Of course, if the variety can be restricted to two choices like merit and seniority in the...

  11. 6. How else? DESCRIPTIONS OF SPECIAL TYPES OF QUESTIONS AND THEIR SPECIAL FAULTS
    (pp. 100-113)

    In addition to the three major types of questions—free-answer, two-way, and multiple-choice—a variety of other types of questions and combinations of questions should also be taken into account. Most of these other types utilize the fundamental concepts of the three we have already discussed, but they differ either in application or in purpose, and therefore are appraised separately in this chapter. Some of these other types deserve careful consideration in their own right. A few are of dubious value but nevertheless need to be understood if we are to have a complete grasp

    In testing knowledge of a...

  12. 7. Still beat your wife? A SERMON ON THE CARE AND TREATMENT OF RESPONDENTS
    (pp. 114-128)

    People are being exceedingly gracious when they consent to be interviewed. We may ask them to give us anywhere from a few minutes to many hours of their time in a single interview. We may ask them to expose their ignorance with no promise of enlightenment. We may try to probe their innermost thinking on untold subjects. We may sometimes request their cooperation before telling them who the sponsor is and before indicating the nature of our questions—for fear of prejudicing their answers. All this, yet they submit to being interviewed. And without promise of even a penny for...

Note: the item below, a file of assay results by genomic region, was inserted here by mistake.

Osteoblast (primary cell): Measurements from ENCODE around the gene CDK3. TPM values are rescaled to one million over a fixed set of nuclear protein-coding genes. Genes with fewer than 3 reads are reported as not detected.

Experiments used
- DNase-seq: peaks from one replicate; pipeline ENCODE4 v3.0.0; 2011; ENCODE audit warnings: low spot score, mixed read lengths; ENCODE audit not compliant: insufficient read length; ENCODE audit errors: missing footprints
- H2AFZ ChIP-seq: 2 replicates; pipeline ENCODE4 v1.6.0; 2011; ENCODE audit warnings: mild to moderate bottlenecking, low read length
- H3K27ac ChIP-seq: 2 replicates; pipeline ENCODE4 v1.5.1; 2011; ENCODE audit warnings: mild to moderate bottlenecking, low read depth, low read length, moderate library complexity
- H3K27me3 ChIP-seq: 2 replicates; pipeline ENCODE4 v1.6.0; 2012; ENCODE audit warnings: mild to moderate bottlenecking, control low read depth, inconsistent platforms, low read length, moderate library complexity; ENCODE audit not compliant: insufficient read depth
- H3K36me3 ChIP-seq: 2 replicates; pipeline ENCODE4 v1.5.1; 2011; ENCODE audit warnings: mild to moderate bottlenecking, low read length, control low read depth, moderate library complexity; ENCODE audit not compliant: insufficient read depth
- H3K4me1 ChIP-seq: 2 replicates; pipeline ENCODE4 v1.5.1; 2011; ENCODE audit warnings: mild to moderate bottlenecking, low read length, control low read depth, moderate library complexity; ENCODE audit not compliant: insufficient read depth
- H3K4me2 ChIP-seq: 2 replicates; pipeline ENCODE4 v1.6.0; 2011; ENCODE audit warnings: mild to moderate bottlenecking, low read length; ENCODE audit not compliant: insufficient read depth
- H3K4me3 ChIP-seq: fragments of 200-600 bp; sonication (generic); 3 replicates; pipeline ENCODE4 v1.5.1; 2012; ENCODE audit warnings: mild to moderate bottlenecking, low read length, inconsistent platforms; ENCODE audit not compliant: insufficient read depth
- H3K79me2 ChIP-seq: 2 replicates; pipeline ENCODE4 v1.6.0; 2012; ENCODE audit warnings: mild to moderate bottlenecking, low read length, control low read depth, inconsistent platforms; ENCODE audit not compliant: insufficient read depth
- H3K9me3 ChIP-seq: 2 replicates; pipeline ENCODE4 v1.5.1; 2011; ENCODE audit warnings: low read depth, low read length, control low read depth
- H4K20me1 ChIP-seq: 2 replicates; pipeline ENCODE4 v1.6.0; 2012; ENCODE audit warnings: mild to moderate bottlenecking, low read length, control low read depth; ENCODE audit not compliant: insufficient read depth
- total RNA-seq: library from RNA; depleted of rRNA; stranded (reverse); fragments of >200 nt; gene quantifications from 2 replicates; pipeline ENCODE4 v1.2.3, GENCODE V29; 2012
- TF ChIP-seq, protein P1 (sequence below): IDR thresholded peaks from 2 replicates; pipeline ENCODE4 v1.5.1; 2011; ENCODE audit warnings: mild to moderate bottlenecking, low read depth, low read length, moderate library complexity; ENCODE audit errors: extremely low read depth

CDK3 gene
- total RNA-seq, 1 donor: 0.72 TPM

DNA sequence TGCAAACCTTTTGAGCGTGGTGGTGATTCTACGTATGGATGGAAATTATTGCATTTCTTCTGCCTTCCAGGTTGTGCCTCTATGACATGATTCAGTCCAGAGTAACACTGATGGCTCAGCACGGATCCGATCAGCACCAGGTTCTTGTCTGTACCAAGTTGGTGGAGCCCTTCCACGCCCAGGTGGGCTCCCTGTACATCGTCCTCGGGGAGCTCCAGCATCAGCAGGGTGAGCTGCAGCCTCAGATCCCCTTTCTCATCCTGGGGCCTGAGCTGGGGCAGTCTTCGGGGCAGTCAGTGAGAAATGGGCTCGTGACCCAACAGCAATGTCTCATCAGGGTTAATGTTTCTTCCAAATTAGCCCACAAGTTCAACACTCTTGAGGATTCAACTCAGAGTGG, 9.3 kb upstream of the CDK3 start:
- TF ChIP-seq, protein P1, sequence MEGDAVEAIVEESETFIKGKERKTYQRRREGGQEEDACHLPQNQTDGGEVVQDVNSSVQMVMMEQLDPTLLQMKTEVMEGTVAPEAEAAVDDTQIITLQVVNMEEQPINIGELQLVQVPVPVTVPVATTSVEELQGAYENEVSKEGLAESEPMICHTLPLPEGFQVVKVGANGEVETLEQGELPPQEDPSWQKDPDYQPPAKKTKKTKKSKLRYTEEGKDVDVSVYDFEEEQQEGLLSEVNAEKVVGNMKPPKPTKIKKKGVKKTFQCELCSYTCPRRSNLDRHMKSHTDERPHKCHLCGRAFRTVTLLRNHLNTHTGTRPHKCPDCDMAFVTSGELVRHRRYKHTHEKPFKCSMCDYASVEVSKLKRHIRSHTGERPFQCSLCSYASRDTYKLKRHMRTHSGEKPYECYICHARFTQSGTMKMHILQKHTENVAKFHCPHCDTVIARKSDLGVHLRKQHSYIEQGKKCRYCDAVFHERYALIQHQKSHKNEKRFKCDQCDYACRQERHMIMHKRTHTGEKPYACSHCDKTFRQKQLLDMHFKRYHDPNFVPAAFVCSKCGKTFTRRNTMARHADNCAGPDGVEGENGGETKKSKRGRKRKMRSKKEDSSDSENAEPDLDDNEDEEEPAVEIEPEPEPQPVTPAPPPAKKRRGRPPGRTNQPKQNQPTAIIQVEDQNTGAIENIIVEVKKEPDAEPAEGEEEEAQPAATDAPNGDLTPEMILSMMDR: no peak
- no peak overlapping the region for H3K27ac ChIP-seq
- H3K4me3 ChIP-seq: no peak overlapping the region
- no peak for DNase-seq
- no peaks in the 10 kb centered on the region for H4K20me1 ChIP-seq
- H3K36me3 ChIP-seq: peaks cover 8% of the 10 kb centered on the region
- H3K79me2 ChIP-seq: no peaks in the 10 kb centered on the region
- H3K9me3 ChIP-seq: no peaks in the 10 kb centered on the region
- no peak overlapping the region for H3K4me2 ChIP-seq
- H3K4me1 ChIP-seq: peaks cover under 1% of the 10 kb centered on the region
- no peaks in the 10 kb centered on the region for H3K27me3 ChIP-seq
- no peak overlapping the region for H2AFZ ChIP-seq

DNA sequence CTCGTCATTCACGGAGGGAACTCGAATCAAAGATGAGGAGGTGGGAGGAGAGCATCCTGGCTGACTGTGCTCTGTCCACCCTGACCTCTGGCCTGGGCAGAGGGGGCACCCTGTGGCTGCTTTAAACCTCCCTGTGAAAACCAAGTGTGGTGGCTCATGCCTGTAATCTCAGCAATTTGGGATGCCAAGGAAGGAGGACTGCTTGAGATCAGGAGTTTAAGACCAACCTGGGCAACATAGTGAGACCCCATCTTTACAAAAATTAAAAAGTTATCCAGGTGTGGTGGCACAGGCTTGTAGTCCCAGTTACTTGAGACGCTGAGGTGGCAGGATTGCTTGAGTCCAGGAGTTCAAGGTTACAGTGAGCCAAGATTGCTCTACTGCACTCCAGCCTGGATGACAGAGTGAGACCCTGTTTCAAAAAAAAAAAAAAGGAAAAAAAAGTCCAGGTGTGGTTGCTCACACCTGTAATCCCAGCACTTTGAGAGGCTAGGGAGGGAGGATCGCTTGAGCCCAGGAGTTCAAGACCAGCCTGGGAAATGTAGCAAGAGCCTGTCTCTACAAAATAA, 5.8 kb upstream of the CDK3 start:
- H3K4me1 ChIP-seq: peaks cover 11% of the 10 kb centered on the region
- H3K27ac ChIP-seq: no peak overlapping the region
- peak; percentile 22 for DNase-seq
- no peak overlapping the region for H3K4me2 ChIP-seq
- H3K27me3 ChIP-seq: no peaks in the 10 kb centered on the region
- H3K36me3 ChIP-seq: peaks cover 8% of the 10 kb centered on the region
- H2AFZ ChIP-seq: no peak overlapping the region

13. 8. Can you make it brief? AN ILLUSTRATED LECTURE ON THE VIRTUES OF BREVITY AND SIMPLICITY
    (pp. 129-137)

    That questions should be as short as possible and contain only simple words may seem entirely self-evident. This admonishment has probably been stated to question worders more often than any other. Yet little tangible evidence has been presented to show that brevity and simplicity are actually important. Consequently this basic rule may be overlooked too frequently.

    The purpose of this chapter is to emphasize by means of concrete illustrations the need for short questions made up of simple words. These examples which have recently been reported inThe Public Opinion Quarterly, should be a convincing demonstration of the problems associated...

  14. 9. What’s the good word? A FUTILE SEARCH FOR A LIST OF PERFECT WORDS, SUPPLEMENTED BY A LIST OF 1,000 WELL-KNOWN WORDS
    (pp. 138-157)

    At the end of this chapter you will find a list of words, which in a book like this you might guess to be an endorsed and approved list for question wording. Before you jump to that happy but unwarranted assumption, I earnestly urge that you read the preliminary discussion.

    Most question worders, myself included, would welcome a list of “good” words—words that could without question be used in any question. Essentially, these words should be both single in meaning and generally understood. “Almost,” “because,” and “I” are good examples. All three are in frequent use, all are readily...

  15. 10. What’s wrong with “you”? A ROGUE’S GALLERY OF PROBLEM WORDS, WITH CASE HISTORIES
    (pp. 158-176)